Animals culled after foot and mouth disease is detected on a farm in County Louth.

The news that no one wanted arrived this morning, when the Department of Agriculture confirmed that foot and mouth disease has been detected in animals on a farm on the Cooley Peninsula in County Louth.

Culling of the six hundred and fifty sheep and one hundred and twenty cattle by Department of Agriculture vets began this afternoon on the affected farm.

The family who are well respected in the locality are devastated, says Father Seán Moore, parish priest of Jenkinstown, but are concerned about the impact this will have on other farmers in the area,  

They were very very concerned for their neighbours.

Raymond O'Malley from the County Louth IFA (Irish Farmers Association) says farmers here are in a state of shock but, 

We've got to move forward from here.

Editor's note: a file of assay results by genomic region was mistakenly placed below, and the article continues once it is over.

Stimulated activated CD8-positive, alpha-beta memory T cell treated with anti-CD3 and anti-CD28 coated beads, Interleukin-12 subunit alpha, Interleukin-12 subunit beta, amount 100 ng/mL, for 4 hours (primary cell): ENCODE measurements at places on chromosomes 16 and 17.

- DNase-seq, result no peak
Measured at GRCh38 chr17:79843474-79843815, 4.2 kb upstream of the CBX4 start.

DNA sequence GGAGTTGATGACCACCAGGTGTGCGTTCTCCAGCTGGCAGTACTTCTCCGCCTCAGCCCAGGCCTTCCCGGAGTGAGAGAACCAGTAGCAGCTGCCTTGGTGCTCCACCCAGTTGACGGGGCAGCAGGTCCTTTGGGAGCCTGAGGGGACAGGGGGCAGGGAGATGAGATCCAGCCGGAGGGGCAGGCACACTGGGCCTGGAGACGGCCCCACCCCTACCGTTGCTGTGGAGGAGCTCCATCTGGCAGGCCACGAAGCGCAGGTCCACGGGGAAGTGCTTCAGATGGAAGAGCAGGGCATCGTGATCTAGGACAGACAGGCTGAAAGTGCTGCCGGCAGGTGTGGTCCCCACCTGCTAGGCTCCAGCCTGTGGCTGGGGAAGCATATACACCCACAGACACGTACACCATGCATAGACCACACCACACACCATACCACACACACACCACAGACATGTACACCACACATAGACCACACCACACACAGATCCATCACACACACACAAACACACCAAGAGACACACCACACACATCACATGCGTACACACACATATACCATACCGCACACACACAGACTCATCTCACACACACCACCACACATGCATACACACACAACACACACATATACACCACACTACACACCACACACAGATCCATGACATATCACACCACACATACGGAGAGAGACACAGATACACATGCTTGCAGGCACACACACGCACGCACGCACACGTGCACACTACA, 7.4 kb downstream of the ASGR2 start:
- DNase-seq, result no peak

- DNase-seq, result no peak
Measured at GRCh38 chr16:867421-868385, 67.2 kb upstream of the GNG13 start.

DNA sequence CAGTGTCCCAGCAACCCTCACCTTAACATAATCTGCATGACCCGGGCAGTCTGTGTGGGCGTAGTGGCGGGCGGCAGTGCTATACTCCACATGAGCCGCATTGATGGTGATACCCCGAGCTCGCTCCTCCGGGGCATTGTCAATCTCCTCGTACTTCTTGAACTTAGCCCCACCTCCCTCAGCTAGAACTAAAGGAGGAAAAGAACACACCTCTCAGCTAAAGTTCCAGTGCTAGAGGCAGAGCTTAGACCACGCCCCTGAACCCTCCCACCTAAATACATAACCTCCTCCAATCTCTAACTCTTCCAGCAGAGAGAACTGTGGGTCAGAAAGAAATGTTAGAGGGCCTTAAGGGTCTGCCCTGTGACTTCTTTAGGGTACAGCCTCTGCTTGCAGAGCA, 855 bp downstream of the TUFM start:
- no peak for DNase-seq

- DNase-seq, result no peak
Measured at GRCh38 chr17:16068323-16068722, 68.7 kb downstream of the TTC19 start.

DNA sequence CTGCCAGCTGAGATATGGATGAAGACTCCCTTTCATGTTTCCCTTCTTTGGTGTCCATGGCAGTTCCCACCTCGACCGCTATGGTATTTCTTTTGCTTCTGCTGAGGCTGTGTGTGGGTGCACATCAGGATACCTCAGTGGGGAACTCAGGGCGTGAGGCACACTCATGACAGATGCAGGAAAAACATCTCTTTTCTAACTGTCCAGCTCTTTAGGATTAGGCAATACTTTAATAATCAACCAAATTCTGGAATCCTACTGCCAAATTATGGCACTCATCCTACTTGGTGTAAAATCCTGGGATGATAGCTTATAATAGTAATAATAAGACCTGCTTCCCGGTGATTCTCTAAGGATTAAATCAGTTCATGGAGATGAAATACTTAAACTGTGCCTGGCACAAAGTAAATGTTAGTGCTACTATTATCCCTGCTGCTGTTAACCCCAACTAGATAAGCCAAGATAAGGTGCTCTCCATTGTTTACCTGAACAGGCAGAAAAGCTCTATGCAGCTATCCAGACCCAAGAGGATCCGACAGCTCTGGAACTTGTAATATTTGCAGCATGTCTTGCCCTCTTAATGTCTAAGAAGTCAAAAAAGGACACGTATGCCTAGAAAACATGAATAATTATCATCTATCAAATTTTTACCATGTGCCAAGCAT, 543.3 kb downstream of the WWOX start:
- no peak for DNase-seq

Local farmer Owen Woods believes the impact will be felt by everyone living on the peninsula,  

It's going to affect the whole way of life.

Farming communities are in shock confirms ICMSA (Irish Creamery Milk Suppliers Association) representative Pat O’Rourke, and people wonder,

Is it going to be confined in those two cases?

All animals within a one km radius of the affected farm will be culled by the Department of Agriculture over the next forty eight hours, in an attempt to contain the disease. 

Brothers Peter and Patrick Traynor who both have farmed on the Cooley Peninsula their entire lives face having their livelihoods wiped. They tell RTÉ News that they will start over again if they can,  

We're not used to doing anything else, you know.

An RTÉ News report broadcast on 22 March 2001. The reporter is Orla O’Donnell.